An economic downturn, layoffs, and uncertainty – sound familiar? I’m not talking about current times. I graduated college in 2006, right as we were entering The Great Recession (when the subprime mortgage market collapsed). To top it off, I majored in journalism, an industry that was seeing record-low readership and advertising revenue. There were no jobs for me.
Little did I know a consumer technology revolution was around the corner. It would bring not only opportunities for engineers but also for writers, designers, marketers, and more.
In 2006, people listened to music on iPods and talked on Blackberry phones. The iPhone was still about a year away. Twitter had just launched, and Facebook – the website we used in college - was opening up to the world. It was the start of a new era, promising that online connections would improve our lives.
These startups evolved into platforms and economies, changing the world forever. I needed to find a way in.
However, I wasn’t the poster child for a tech worker. My education consisted of two years of community college and two years at a state school studying journalism— worlds away from the Ivy League and technically-educated and well-connected new grads joining the top startups.
What have I learned through it all?
Tech companies need non-technical employees — the very type of people who typically represent their user base.
No AI in the world has life experiences. Bring those viewpoints and skills to your role. Identify your source of energy, and use your skills to contribute to the growth of yourself and the company.
How did a journalism student find herself at a tech startup called Facebook in 2008?
I did freelance work to build my portfolio, but I wasn't a strong or bold enough journalist to secure one of the few available jobs. I challenged myself to leverage my writing skills and be a part of the tech boom.
I landed an internship at a tech PR agency. I cold-called reporters and walked around San Francisco getting newspaper clips framed. Within a few months, our agency won the business of Facebook.
My internship turned into a full-time position, and that led to working with the three-person Facebook PR team. I said yes to everything. After a year, I interviewed for a role at Facebook, and moved in-house to the Facebook offices in downtown Palo Alto, with 500 employees.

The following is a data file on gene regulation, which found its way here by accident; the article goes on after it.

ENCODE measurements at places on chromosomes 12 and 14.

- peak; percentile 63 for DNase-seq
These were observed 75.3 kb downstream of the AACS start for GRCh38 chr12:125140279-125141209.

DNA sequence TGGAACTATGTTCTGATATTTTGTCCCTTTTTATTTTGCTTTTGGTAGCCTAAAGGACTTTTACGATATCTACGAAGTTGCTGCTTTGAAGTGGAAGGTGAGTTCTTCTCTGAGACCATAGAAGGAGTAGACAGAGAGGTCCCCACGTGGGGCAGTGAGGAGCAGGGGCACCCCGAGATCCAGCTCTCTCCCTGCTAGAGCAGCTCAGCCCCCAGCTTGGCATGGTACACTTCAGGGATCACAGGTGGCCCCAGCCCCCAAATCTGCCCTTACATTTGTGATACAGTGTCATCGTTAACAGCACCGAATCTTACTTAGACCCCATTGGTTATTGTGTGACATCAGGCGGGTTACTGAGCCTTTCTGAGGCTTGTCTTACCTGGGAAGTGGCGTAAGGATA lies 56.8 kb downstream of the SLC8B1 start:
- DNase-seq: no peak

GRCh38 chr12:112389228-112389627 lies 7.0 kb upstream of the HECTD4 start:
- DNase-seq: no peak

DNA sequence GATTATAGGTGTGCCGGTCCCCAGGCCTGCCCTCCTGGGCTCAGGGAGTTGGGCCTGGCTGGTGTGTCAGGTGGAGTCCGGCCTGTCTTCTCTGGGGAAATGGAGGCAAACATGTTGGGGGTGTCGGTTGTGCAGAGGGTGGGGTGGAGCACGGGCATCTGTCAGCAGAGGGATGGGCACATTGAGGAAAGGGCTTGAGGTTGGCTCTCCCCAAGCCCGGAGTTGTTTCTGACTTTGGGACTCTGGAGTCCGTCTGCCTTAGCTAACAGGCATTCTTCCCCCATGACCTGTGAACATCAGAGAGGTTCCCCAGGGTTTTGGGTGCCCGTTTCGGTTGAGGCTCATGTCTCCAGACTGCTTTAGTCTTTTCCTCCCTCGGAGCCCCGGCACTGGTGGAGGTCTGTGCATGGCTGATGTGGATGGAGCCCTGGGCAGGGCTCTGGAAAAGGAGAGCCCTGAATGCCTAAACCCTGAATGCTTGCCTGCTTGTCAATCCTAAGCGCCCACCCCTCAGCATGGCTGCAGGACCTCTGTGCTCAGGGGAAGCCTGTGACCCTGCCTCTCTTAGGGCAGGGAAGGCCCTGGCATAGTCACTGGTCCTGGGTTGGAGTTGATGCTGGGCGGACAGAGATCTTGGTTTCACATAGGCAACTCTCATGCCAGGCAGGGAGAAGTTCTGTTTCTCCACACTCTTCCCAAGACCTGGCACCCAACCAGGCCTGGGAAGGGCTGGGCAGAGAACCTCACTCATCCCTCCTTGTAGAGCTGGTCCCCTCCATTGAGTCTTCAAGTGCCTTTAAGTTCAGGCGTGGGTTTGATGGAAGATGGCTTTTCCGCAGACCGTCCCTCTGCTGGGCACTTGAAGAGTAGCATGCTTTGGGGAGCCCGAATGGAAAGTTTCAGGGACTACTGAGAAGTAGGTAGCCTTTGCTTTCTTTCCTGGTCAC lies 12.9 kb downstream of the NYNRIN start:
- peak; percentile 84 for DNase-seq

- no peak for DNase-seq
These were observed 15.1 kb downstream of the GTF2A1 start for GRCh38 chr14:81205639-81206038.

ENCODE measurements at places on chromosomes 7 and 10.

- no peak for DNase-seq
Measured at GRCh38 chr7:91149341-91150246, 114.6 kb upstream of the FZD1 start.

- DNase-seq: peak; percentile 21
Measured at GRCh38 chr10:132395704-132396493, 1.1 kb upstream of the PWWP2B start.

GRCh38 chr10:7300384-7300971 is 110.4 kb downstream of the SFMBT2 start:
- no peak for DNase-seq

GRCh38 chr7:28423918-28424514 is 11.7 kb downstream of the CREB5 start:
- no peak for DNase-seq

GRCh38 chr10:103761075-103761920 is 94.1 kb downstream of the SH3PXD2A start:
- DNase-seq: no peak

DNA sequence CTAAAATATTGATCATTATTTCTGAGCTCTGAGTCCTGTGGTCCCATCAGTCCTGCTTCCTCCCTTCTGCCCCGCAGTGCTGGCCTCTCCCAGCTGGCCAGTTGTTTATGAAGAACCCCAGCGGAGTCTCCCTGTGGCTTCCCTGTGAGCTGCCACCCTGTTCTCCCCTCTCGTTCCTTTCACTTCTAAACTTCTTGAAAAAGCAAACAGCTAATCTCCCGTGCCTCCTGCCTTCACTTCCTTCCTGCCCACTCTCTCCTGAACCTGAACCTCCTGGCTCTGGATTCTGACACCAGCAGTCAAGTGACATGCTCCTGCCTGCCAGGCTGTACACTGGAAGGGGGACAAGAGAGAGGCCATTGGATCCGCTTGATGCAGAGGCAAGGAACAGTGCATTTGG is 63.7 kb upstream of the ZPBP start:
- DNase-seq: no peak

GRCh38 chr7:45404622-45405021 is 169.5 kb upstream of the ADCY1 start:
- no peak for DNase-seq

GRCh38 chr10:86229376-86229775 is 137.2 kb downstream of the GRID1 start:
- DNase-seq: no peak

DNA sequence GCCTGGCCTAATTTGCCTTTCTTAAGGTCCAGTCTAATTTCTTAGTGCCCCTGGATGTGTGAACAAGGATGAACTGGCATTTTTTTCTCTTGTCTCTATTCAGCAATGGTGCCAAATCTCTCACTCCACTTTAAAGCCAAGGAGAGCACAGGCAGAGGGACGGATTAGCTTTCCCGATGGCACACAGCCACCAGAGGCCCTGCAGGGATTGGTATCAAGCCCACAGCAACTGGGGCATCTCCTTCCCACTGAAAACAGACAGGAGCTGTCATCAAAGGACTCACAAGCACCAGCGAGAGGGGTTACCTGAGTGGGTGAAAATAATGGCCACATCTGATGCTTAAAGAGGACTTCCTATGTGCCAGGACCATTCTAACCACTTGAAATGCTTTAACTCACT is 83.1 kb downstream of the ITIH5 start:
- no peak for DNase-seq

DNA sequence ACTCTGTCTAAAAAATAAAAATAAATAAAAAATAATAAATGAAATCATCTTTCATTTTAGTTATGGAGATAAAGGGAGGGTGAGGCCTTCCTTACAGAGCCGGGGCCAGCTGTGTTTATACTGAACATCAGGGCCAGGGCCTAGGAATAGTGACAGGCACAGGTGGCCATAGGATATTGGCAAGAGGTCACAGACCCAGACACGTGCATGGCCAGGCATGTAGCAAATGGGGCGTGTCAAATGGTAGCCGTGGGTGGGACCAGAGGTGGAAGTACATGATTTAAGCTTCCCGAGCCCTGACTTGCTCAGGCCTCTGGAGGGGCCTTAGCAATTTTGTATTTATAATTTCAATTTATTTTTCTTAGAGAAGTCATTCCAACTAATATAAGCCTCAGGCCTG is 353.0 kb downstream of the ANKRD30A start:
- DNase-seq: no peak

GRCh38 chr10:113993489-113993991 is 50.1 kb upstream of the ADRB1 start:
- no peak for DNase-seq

After about five years, I joined Pinterest as it was reaching 100 people, and led Product Communications.
The startup bug is real. Writing blog posts and working on features that will be used by millions, working alongside the smartest people in tech, the bell-ringing of IPOs that statistically were never supposed to happen — these are serotonin boosts I’ll probably chase for the rest of my career.
Here are some lessons I learned along the way:
- Become the expert: Find your niche. Say "yes" more than you say "no" in this area. Look for gaps and seize the opportunities. Read and listen to everything. Be prepared to present solutions and recommendations specific to your area of expertise. This could involve writing for customers, understanding internal culture, or analyzing competition. Learn how to digest and reframe content for different audiences, as this will enhance your own comprehension.
- Have an exit strategy: This applies to projects, roles, jobs, meetings, and events. Know when to move on. Just as important as becoming an expert is the ability to delegate and grow. Holding onto tasks for too long can turn you into the historian, archivist, or long-standing expert in too many areas.
- Embrace bursts of work: When you feel particularly inspired and energized, dedicate focused periods of time to accomplish tasks. These bursts of energy will be your source of motivation. Working at a startup is like riding a rollercoaster. You can't be "on" all the time. Be kind to yourself, take breaks, but also make the most of those bursts of productivity.
- Save kudos: No one will care about your self-review as much as you, nor will anyone spend as much time on it as you should. Save positive feedback, kind Slack messages, and notable achievements to look back on. These reminders not only boost your self-esteem but also come in handy when advocating for yourself during performance reviews.
- Don’t be afraid of what you don’t know. I love this quote: "Embarrassment is the price of admission." Surround yourself with people who are smarter than you, and don't be afraid of making mistakes or being wrong. Seek mentors both within and outside of your company. Read and listen to technical content until you've absorbed enough to engage in high-level discussions. When making recommendations, create a framework to get things moving and collaborate with others to get the job done. Make decisions when you're 70% sure instead of waiting for 100% certainty.
This isn’t a perfect list. And now that tech is facing massive layoffs, there’s never a guarantee that a job or company will be for the long term. However, these skills are absolutely transferrable, inside and outside tech.
As you build your career, tap into your unique skills. Your creativity and passion are needed.